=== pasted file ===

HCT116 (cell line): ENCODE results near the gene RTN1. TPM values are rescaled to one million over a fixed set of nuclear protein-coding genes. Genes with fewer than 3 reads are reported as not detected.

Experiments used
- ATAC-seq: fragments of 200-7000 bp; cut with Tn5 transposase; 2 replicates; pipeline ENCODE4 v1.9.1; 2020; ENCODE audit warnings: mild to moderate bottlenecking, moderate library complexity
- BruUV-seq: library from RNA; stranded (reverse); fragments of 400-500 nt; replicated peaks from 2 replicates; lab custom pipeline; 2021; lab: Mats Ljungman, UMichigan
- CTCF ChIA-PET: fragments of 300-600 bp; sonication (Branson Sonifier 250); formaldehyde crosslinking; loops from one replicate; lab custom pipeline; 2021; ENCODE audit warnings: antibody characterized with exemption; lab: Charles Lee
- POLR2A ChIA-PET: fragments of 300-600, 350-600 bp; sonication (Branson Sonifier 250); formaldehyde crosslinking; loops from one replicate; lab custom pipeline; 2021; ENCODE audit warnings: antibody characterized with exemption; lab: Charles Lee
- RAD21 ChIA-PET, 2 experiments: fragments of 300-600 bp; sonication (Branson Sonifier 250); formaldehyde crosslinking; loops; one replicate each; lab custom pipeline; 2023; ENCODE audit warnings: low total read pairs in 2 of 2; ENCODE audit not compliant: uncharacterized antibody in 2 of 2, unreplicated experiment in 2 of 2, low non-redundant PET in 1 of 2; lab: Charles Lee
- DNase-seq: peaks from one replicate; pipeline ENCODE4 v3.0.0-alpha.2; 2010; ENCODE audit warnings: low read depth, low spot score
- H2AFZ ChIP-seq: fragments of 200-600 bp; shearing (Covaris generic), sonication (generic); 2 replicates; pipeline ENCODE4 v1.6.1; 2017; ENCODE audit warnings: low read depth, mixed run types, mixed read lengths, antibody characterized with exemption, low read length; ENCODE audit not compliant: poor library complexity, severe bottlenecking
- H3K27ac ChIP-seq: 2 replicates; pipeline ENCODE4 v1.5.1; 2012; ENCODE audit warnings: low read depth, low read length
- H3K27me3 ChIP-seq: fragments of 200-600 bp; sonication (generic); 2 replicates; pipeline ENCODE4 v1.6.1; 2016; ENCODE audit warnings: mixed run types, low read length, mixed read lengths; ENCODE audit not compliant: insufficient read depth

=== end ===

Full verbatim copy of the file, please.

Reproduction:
HCT116 (cell line): ENCODE results near the gene RTN1. TPM values are rescaled to one million over a fixed set of nuclear protein-coding genes. Genes with fewer than 3 reads are reported as not detected.

Experiments used
- ATAC-seq: fragments of 200-7000 bp; cut with Tn5 transposase; 2 replicates; pipeline ENCODE4 v1.9.1; 2020; ENCODE audit warnings: mild to moderate bottlenecking, moderate library complexity
- BruUV-seq: library from RNA; stranded (reverse); fragments of 400-500 nt; replicated peaks from 2 replicates; lab custom pipeline; 2021; lab: Mats Ljungman, UMichigan
- CTCF ChIA-PET: fragments of 300-600 bp; sonication (Branson Sonifier 250); formaldehyde crosslinking; loops from one replicate; lab custom pipeline; 2021; ENCODE audit warnings: antibody characterized with exemption; lab: Charles Lee
- POLR2A ChIA-PET: fragments of 300-600, 350-600 bp; sonication (Branson Sonifier 250); formaldehyde crosslinking; loops from one replicate; lab custom pipeline; 2021; ENCODE audit warnings: antibody characterized with exemption; lab: Charles Lee
- RAD21 ChIA-PET, 2 experiments: fragments of 300-600 bp; sonication (Branson Sonifier 250); formaldehyde crosslinking; loops; one replicate each; lab custom pipeline; 2023; ENCODE audit warnings: low total read pairs in 2 of 2; ENCODE audit not compliant: uncharacterized antibody in 2 of 2, unreplicated experiment in 2 of 2, low non-redundant PET in 1 of 2; lab: Charles Lee
- DNase-seq: peaks from one replicate; pipeline ENCODE4 v3.0.0-alpha.2; 2010; ENCODE audit warnings: low read depth, low spot score
- H2AFZ ChIP-seq: fragments of 200-600 bp; shearing (Covaris generic), sonication (generic); 2 replicates; pipeline ENCODE4 v1.6.1; 2017; ENCODE audit warnings: low read depth, mixed run types, mixed read lengths, antibody characterized with exemption, low read length; ENCODE audit not compliant: poor library complexity, severe bottlenecking
- H3K27ac ChIP-seq: 2 replicates; pipeline ENCODE4 v1.5.1; 2012; ENCODE audit warnings: low read depth, low read length
- H3K27me3 ChIP-seq: fragments of 200-600 bp; sonication (generic); 2 replicates; pipeline ENCODE4 v1.6.1; 2016; ENCODE audit warnings: mixed run types, low read length, mixed read lengths; ENCODE audit not compliant: insufficient read depth